I just created a Connect item about my post on SQL Server 2005 clustering. Feel free to vote on this bug.
Have a happy day.
In an earlier post, I mentioned a bug that I think that we found in SQL Server 2005 Clustering. I have confirmed the bug. The bug goes again like this:
You have 2 Windows 2003 machines and one or both have been named with lower at least 1 lower case letter in the name. Now you may think, how can this happen, because when I installed the Servers I saw in the name of the machine all upper case letters in the dialog box. What you don’t know is that when you don’t put CAPS LOCK on or don’t hold the shift key down, it is recording the name in mixed case, even though the dialog shows upper case. This will be important later.
This is my findings (with help from another student in the Clustering Class from Ameriteach in Denver
Now you have 2 servers and you are ready to cluster them together. Now you launch Cluster Administrator in Windows 2003 and it allows you to cluster. Now the interesting thing is that when you see the dialog box to add the server to the Cluster, it will show you a name in the box. This name is retrieved from HKLMSystemCurrentControlSetServicesTcpIpParamtersHostName registry key. The interesting thing is that when you add it to the Cluster, it will show the cluster machines in the list in Cluster Admin, and the name is retrieved for the list from HKLMSystemCurrentControlSetComputerNameActiveComputerName so if they are different (which I have not found a reason that they would be, but this is what our testing revealed) then you would see wierd behavior.
When you get the machines in the cluster, then you will attempt to install SQL Server. If you have any lower case letters in the machine name, it will let you run setup, and then it will get to the part where it wants to install SQL on the clustered machine, and it fails to find the node. My hunch is that it just does a binary compare on the machine name and does not find it since “ben1” is not equal to “BEN1” unless it looks case insensitive. You will get an error that the “Parameter is incorrect” and it will fail and rollback the install.
The other thing to note, is that when SQL Setup rolls back the install, it will not remove the Cluster Resource based on the dll and it will not delete the SQL Resources that it created, you will have to do that manually. Not a very good cleanup routine for a setup.
I will be filing a bug in Connect so that the SQL Team can have a look. I will update this post or create a new one when I have created the bug and it has a URL.
Happy landing and see you out there.
I just found out that they released the podcast on Voice of Support on Channel 9 that features myself and April Spence (MVP Lead). I know that I am no longer with Microsoft, but it does not change my opinion or passion for MVPs.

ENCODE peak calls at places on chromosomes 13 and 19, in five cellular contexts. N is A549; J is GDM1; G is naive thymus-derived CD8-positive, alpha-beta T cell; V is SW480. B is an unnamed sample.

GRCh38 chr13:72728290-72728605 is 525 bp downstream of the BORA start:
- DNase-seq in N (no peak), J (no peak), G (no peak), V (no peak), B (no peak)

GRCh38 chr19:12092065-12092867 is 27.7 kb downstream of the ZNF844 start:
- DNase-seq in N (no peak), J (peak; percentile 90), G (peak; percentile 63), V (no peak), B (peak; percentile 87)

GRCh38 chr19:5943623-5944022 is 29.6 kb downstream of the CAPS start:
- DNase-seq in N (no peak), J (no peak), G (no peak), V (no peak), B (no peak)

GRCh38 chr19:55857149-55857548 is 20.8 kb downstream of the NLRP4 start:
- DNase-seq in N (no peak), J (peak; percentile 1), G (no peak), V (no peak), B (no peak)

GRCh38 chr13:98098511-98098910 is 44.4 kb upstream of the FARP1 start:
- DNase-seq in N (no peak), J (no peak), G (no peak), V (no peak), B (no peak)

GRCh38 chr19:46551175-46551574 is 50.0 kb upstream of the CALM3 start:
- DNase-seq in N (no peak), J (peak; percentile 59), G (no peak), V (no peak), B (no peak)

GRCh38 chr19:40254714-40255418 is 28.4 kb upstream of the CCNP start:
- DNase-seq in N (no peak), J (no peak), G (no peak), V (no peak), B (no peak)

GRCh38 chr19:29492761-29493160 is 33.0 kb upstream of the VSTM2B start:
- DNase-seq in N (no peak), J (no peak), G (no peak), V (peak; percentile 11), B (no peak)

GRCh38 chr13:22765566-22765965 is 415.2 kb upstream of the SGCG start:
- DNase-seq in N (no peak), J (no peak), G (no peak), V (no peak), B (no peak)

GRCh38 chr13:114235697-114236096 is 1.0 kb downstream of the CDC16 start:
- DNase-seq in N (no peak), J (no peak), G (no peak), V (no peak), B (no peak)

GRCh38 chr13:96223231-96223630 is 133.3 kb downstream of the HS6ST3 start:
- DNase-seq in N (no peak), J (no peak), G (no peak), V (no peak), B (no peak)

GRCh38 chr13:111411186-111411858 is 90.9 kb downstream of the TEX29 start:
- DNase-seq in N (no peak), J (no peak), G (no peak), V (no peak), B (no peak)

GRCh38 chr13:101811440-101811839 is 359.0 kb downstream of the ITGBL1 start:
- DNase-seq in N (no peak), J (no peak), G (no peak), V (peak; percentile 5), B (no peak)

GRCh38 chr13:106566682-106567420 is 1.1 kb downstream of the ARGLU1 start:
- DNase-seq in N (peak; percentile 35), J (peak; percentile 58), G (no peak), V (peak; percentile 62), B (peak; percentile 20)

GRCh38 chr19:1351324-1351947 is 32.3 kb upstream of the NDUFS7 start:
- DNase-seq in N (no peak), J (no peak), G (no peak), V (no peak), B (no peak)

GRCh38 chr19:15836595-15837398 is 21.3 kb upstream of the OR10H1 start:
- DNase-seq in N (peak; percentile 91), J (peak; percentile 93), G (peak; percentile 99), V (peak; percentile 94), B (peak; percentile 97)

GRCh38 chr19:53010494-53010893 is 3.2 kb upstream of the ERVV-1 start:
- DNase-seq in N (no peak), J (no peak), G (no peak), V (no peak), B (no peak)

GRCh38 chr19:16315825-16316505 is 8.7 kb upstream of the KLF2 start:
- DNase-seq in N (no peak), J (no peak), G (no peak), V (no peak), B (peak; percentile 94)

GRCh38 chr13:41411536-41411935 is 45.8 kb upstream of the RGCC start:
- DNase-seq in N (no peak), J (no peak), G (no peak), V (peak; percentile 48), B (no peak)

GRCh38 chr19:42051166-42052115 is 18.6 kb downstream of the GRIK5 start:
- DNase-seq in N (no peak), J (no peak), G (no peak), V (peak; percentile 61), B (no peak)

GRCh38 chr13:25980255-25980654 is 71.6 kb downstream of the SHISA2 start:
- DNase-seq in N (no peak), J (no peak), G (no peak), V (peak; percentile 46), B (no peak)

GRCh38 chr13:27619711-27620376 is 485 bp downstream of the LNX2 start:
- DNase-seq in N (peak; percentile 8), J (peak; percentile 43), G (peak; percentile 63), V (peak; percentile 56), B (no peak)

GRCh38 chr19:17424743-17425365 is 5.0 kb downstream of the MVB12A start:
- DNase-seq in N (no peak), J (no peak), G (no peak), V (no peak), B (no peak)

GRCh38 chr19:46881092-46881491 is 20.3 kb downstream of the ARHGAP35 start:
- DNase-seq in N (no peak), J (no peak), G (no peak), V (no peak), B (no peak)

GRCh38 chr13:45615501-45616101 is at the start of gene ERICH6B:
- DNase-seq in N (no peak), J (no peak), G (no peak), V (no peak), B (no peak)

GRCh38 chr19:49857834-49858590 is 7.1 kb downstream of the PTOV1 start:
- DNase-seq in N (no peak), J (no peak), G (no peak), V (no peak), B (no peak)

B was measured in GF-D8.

The podcast is here.
Check it out.
I will be setting up an environment to repro an issue that we found in installing a SQL Server cluster. We had 2 Windows Server 2003 R2 Enterprise servers that we were to cluster and then put SQL 2k5 in a cluster as well.
We go to the point of installing the SQL Server in a cluster and just at the point of completing the install and removing the temporary files, a message came up and indicated failure. No real earth shattering message, but just that it failed because a Parameter was incorrect. That is it.
After we spent some time trying to reinstall and force it through and a support call with Microsoft, we and the support engineers observances were put to the test. The one thing that was noticed first by the support engineer, was that the server names in the Cluster Admin were not the same case (one was UPPER123 and one was lower393). We could not imagine that it could be that, but were willing to try anything. So with a little registry editing, we got the names in the Cluster Admin to be UPPER and LOWER. Then we attempted the install of SQL Server.
To our amazement, the install completed. We completed our install and then for good measure we rebooted the machines. Again to our amazement, the cluster would not start.
To finish a long story, we unclustered, ripped SQL out by hand and took the lower machine and removed it from the domain and renamed it with UPPER case and then rejoined the domain and reclustered and reinstalled SQL Server, and all was well.
I am going to repro that today in a test environment so that I can make sure that it repros, and then I am going to file a bug.
Any ideas from others that have done this, please feel free to comment.
There is a new Cumulative update released as a hotfix. The KB Article is 936305.
It looks like there are quite a number of fixes included and many have their own KB articles. I will be testing this out this week when I get my hands on it. It is a very large hotfix (around 100 MB) so take care.
Events Coming Soon.